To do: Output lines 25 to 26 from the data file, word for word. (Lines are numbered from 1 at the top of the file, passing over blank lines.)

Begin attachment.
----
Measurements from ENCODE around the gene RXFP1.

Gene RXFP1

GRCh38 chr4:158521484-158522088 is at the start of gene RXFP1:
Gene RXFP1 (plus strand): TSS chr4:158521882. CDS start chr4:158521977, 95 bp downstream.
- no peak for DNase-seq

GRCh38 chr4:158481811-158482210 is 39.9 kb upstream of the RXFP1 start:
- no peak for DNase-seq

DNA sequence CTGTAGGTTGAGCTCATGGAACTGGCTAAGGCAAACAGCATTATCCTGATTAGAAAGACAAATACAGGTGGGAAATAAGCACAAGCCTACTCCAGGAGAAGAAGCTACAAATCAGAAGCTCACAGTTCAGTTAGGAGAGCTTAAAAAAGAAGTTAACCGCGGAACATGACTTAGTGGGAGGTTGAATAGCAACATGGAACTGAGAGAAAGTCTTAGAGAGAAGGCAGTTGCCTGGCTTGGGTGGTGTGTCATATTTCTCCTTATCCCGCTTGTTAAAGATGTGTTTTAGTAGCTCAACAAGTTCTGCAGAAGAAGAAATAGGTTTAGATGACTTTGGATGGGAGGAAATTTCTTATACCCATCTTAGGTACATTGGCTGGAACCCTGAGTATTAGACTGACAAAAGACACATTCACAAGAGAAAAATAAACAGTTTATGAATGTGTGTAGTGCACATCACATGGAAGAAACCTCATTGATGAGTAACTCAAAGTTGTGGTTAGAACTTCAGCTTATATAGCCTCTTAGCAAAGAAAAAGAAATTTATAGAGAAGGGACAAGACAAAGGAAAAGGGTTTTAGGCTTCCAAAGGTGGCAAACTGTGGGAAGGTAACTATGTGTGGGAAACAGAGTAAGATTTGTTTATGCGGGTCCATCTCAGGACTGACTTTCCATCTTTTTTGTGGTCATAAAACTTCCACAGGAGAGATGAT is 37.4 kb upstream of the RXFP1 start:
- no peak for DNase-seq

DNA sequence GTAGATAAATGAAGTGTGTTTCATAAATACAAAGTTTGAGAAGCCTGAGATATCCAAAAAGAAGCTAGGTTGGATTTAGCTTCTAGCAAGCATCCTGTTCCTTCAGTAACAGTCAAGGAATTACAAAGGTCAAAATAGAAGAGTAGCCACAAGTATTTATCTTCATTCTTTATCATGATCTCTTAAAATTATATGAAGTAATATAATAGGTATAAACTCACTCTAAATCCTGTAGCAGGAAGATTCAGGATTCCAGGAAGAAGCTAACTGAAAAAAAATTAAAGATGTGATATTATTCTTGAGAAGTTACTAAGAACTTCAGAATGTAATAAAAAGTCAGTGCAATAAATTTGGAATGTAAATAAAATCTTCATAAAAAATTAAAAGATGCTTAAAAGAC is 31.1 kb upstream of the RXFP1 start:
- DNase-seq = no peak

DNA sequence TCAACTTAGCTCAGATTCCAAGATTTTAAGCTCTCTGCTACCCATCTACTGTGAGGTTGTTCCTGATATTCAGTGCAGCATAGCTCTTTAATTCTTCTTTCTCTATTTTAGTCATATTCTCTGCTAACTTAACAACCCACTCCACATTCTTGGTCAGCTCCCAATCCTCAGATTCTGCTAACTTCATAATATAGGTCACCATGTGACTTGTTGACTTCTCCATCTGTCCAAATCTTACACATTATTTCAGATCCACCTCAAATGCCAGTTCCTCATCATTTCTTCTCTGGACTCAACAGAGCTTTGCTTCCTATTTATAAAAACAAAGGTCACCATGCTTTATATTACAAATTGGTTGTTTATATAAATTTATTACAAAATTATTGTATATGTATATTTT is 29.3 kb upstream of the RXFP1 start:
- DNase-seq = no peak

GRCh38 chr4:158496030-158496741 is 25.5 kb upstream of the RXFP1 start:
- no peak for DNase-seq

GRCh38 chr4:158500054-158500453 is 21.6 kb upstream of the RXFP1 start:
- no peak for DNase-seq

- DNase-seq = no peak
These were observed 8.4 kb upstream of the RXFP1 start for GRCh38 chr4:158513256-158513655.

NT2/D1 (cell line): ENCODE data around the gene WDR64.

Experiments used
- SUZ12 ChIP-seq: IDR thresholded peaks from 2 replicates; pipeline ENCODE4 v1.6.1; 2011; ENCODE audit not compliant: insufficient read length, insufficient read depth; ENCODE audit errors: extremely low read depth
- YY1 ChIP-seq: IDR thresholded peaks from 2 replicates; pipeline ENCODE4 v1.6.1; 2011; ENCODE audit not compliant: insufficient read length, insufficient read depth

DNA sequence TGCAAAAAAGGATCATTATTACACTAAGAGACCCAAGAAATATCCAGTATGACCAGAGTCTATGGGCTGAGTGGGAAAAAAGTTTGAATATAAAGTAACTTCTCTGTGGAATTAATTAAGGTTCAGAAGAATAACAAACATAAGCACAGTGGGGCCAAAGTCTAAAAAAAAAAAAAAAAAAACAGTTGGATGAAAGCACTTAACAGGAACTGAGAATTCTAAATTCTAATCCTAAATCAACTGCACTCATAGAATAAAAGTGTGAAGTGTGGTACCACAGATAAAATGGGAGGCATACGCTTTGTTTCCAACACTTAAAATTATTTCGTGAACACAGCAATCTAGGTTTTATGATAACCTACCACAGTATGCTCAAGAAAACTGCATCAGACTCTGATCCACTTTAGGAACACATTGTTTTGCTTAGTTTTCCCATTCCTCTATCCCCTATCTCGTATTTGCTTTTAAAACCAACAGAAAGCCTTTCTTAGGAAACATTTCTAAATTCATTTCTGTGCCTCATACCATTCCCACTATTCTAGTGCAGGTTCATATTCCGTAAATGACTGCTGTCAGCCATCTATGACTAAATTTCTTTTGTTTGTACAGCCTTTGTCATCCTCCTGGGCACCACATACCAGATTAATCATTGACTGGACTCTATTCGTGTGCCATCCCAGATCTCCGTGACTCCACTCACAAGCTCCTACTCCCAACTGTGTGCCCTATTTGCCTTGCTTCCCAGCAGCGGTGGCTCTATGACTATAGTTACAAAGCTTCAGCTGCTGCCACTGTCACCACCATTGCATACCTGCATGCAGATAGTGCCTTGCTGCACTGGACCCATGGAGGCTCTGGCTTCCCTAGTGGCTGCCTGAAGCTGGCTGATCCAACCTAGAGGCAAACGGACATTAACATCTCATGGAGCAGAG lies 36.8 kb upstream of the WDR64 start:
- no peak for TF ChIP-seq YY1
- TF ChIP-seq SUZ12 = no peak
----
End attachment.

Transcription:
- no peak for TF ChIP-seq YY1
- TF ChIP-seq SUZ12 = no peak